Outside of ever-present weather pressures, the world sugar market should be paying close attention to the BRL/USD relationship. Aside from a brief dip and recovery at the start of the year, ICE Sugar futures have been generally rangebound since Nov18, trading between 12.5 & 13.25 cents/lb. Most technicals are running neutral, and with market consolidation expected to continue, there is no immediate threat of an upside catalyst until we get a little closer to the expiration of the March contract. Therefore, it is important to look at FX movement in major origin countries, emphasizing Brazil.
Sugar futures softened for much of 2018 and not all of this slide was driven by supply-side concerns. The behavior of sugar futures largely mirrored the weakening of the Brazilian real over the course of 2018, and if we extend a forward view of the currency situation, this could be a leading indicator for directional moves in commodity front month contracts. The real has been showing some signs of strength in recent weeks, but still not at the levels seen 1 year ago. If the real continues to strengthen vs. the USD, we look to two potential supporting scenarios:
- Macro: Continued real strength (and dollar weakness) will support agricultural commodity prices in general, and will specifically be a constructive factor to world (#11) sugar
- Micro: A stronger real will also support an operational scenario which has a tendency to lead to higher output costs for Brazilian growers and millers, exacerbating the constructive price environment.
So with approximately six weeks until March contract expiration, even without supply side scenarios, we are looking at more upside risk.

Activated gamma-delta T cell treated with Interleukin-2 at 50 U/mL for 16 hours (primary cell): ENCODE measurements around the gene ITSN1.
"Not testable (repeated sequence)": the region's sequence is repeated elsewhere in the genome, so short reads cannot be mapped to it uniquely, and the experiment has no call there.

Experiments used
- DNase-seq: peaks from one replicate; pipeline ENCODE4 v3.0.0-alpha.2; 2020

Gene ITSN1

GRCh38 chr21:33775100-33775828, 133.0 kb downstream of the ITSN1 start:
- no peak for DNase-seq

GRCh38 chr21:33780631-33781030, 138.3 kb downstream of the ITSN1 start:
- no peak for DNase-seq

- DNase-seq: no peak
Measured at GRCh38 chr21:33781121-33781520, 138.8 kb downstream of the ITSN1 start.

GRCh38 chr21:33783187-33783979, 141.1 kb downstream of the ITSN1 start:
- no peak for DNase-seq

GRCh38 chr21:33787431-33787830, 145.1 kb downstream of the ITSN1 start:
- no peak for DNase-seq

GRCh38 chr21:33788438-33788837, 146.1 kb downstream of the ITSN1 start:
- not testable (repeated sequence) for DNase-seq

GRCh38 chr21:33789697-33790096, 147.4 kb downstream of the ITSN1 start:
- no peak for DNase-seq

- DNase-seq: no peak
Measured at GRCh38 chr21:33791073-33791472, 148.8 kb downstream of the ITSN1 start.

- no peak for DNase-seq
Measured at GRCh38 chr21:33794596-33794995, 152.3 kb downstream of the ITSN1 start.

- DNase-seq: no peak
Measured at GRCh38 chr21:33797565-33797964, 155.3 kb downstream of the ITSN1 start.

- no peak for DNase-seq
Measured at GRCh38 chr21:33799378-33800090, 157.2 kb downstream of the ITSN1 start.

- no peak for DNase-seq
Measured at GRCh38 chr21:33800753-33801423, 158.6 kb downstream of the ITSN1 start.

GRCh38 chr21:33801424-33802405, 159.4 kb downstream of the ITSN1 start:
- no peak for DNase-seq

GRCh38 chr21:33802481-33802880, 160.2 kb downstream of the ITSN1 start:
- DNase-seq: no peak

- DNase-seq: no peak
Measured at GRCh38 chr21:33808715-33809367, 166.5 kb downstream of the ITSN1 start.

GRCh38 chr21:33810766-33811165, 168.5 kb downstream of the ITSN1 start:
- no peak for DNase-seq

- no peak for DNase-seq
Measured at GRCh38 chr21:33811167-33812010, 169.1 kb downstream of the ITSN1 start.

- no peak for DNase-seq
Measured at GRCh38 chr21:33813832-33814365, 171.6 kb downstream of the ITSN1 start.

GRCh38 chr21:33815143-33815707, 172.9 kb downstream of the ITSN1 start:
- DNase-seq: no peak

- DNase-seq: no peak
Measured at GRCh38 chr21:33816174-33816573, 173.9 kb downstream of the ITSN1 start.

The ethanol conundrum
Enter ethanol. With Brazil’s new President Jair Bolsonaro’s support, biofuels will likely see a much more prominent role in the sugar/energy complex in 2019. First, WTI Crude is currently in the low $50/barrel (today’s close at 52.24), and if we assume that the primary benchmark is off of its’ 1-year low, a constructive crude market will make cane derived ethanol more attractive, in turn strengthening demand. For Brazilian cane, as the sugar/ethanol split starts to skew towards fuel, cane sugar will see supply-side limitations, supporting prices for Mar/May ICE sugar futures. Further, Bolsonaro vowed during the 2018 campaign to help Brazil return to the #1 position in global ethanol production. Whether or not Brazil surpasses the United States in production is not as important as the realization that a concerted effort to do so will divert sugarcane away from consumption balance sheets, strengthening the #11 futures market price in the process.
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Disclosure: At the time of this writing, I own no ETF/ETN products related to sugar, ethanol, or derived products. At the time of this writing, I do own shares in ADM, which carries a material risk to price movements in agricultural commodities, including corn, sugar and soybeans.